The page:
Book Excerpt: West of Sienna

2 Jan

West of Sienna

 

© Copyright 2010

by Roger White

 

Registered with WGA West


 

Down, down, down into the darkness of the grave
Gently they go, the beautiful, the tender, the kind;
Quietly they go, the intelligent, the witty, the brave.
I know. But I do not approve. And I am not resigned.

—Edna St. Vincent Millay


Chapter One

 

        Andy is alive.

        I held the letter at arm’s length, requisite for reading anything on a page. I read it again. I found it odd that in this day of e-mail and laptops and text messages that Scooter’s letter was handwritten. His penmanship was no better than when we’d been best of friends — more than 40 years ago.

        I found my flashlight and climbed to the attic. It was dim and stifling, and the air was thick with the aroma of things old, lost, forgotten.

        Andy is alive.

        I searched, still knowing where to find it. Knowing the stir of paralyzing images that would attend. It was in my awards box. I indulged myself at the box, fondling the favorites, reliving the track meets, breaking the tape with each medal and trophy dusted.

        It was at the bottom of the box, tucked into an envelope, the envelope folded into a watchbox. I had made a desperate, half-hearted attempt to hide it away, somehow hoping I would forget.

        The size of a quarter, once a shiny pewter, the medal was now a blotched relic. A faded ribbon of red, white, and blue dangled, attached with a cheap plastic ring. I turned the medal over in my hand, rubbing it with my thumb.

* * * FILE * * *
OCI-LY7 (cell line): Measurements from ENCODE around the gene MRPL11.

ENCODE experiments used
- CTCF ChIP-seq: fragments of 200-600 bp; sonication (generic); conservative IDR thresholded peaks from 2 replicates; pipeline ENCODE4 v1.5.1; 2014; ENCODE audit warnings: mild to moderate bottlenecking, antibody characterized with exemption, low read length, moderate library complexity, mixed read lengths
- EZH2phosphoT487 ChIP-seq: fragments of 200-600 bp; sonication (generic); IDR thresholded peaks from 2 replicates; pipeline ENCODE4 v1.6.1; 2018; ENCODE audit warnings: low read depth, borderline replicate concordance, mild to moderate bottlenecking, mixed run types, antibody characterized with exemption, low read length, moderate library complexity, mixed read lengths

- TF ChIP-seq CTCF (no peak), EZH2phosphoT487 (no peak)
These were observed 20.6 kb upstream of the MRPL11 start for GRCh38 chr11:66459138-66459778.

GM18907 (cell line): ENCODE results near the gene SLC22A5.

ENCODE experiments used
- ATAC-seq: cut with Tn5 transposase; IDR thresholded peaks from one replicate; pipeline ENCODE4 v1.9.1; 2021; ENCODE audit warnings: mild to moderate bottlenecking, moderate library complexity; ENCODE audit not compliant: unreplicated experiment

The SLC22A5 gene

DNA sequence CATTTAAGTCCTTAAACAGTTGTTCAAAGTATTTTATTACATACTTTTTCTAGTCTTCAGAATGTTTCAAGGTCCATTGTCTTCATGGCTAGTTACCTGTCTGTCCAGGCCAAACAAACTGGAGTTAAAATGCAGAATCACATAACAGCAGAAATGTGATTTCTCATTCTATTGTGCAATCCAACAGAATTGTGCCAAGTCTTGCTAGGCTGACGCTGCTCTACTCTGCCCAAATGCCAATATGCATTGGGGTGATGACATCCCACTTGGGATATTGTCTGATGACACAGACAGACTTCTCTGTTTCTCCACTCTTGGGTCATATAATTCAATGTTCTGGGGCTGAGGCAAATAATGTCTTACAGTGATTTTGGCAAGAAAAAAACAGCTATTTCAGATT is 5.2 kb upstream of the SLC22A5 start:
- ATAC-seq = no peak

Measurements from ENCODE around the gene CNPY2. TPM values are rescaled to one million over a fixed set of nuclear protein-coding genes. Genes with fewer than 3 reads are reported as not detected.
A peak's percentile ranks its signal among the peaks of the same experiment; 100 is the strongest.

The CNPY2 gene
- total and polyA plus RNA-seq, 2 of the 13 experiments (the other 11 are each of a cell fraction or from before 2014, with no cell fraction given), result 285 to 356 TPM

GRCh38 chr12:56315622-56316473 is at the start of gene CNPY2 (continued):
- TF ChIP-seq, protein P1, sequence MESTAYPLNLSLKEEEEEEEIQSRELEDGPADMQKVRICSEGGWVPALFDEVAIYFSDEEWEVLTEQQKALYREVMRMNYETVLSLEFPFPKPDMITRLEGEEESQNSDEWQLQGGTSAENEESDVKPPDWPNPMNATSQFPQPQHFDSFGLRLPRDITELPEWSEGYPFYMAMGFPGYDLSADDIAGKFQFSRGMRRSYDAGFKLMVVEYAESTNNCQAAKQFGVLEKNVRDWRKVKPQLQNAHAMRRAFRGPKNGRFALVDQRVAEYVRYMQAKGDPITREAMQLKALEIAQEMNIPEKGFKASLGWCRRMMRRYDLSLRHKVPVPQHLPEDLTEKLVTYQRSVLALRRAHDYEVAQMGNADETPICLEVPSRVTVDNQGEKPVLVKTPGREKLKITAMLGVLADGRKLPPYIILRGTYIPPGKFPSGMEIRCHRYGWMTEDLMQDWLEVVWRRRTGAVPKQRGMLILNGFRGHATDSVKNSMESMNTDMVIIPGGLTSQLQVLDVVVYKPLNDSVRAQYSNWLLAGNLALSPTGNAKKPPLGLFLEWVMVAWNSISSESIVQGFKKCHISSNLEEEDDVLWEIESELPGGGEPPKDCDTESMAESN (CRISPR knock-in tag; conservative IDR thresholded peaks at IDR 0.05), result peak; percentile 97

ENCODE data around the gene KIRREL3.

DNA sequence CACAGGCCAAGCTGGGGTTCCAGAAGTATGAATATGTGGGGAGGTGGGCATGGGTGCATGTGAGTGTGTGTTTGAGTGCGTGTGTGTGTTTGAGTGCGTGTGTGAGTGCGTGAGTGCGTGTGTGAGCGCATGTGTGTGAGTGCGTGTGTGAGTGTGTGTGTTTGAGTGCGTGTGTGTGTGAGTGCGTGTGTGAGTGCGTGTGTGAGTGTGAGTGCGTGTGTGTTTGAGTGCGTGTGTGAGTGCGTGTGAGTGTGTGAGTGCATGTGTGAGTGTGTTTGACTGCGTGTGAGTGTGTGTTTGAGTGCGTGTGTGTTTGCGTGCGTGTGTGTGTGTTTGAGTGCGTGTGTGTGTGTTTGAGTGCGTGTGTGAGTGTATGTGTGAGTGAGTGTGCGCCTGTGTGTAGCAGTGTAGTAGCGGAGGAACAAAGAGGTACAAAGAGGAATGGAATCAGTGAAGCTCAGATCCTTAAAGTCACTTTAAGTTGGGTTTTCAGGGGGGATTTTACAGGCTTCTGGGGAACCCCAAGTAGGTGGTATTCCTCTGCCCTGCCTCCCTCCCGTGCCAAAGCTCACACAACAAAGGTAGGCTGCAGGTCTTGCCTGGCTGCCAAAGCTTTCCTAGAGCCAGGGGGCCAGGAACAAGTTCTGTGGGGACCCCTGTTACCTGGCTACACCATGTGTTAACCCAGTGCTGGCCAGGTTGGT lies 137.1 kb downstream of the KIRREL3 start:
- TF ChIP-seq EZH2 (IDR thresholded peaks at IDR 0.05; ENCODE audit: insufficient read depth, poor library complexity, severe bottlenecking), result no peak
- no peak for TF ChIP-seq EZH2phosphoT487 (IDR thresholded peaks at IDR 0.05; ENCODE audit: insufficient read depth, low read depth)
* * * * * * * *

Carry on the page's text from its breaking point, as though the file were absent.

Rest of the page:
2nd Place

440-Yard Run

6th-Grade Relays

May 12, 1967

        I was the fastest boy in my class, had been for years. By sixth grade, when the annual track and field meet came in spring, lunch money rode on who would come in second. My event was the 440-yard run — a quarter-mile. One time around the track.

        As the days counted down to the meet my sixth-grade year, I was bolstered by the back slapping of my friends. Gary, you got first locked up, but I’m getting second. You’ll be in the Olympics someday. Nobody ever beats Gary Tolliver. I fielded the praise like any normal kid. I grew cocky.

        Weeks before the meet, a new boy moved to town and joined our class. I saw his name on the list of boys signed up for the 440-yard run. That was the first time I noticed him, as I sized him up. He was quiet and solitary. His name was Andy Reyes. I pointed out to Scooter the queer shape of Andy Reyes. Such a tiny thing, with head and ears too large for his frame. He looked like an anemic adult, misshapen and miniature. Another thing: He was left-handed. His right arm ended in a stump just below the elbow.